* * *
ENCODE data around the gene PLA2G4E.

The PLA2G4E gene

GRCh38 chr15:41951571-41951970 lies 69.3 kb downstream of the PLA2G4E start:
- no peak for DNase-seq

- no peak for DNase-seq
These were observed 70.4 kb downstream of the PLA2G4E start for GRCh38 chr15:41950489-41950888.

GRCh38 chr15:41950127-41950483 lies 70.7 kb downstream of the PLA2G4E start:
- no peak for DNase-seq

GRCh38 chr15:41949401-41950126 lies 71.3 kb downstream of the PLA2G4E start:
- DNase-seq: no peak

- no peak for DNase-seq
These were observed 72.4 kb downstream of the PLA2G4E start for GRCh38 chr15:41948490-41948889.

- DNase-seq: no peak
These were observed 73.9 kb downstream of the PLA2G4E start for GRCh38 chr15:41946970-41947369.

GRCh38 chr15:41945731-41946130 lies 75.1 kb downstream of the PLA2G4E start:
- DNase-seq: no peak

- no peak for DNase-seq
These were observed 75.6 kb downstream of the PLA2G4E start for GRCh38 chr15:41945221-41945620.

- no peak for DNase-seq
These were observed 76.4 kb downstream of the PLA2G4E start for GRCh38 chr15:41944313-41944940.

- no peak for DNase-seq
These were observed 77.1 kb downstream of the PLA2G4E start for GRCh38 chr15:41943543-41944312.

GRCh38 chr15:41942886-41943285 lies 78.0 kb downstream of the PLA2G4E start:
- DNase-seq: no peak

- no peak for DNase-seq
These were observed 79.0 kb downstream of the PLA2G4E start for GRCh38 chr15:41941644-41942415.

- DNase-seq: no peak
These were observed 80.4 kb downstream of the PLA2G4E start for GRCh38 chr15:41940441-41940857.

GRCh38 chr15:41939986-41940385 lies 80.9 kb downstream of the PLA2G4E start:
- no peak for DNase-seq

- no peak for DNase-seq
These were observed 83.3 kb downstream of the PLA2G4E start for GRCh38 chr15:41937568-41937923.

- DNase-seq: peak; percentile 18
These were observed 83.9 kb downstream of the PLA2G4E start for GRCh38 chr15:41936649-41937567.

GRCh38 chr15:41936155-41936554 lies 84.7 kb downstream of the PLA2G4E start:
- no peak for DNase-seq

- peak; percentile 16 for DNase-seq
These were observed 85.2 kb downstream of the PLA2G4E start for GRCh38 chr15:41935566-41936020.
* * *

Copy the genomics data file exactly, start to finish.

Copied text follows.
ENCODE data around the gene PLA2G4E.

The PLA2G4E gene

GRCh38 chr15:41951571-41951970 lies 69.3 kb downstream of the PLA2G4E start:
- no peak for DNase-seq

- no peak for DNase-seq
These were observed 70.4 kb downstream of the PLA2G4E start for GRCh38 chr15:41950489-41950888.

GRCh38 chr15:41950127-41950483 lies 70.7 kb downstream of the PLA2G4E start:
- no peak for DNase-seq

GRCh38 chr15:41949401-41950126 lies 71.3 kb downstream of the PLA2G4E start:
- DNase-seq: no peak

- no peak for DNase-seq
These were observed 72.4 kb downstream of the PLA2G4E start for GRCh38 chr15:41948490-41948889.

- DNase-seq: no peak
These were observed 73.9 kb downstream of the PLA2G4E start for GRCh38 chr15:41946970-41947369.

GRCh38 chr15:41945731-41946130 lies 75.1 kb downstream of the PLA2G4E start:
- DNase-seq: no peak

- no peak for DNase-seq
These were observed 75.6 kb downstream of the PLA2G4E start for GRCh38 chr15:41945221-41945620.

- no peak for DNase-seq
These were observed 76.4 kb downstream of the PLA2G4E start for GRCh38 chr15:41944313-41944940.

- no peak for DNase-seq
These were observed 77.1 kb downstream of the PLA2G4E start for GRCh38 chr15:41943543-41944312.

GRCh38 chr15:41942886-41943285 lies 78.0 kb downstream of the PLA2G4E start:
- DNase-seq: no peak

- no peak for DNase-seq
These were observed 79.0 kb downstream of the PLA2G4E start for GRCh38 chr15:41941644-41942415.

- DNase-seq: no peak
These were observed 80.4 kb downstream of the PLA2G4E start for GRCh38 chr15:41940441-41940857.

GRCh38 chr15:41939986-41940385 lies 80.9 kb downstream of the PLA2G4E start:
- no peak for DNase-seq

- no peak for DNase-seq
These were observed 83.3 kb downstream of the PLA2G4E start for GRCh38 chr15:41937568-41937923.

- DNase-seq: peak; percentile 18
These were observed 83.9 kb downstream of the PLA2G4E start for GRCh38 chr15:41936649-41937567.

GRCh38 chr15:41936155-41936554 lies 84.7 kb downstream of the PLA2G4E start:
- no peak for DNase-seq

- peak; percentile 16 for DNase-seq
These were observed 85.2 kb downstream of the PLA2G4E start for GRCh38 chr15:41935566-41936020.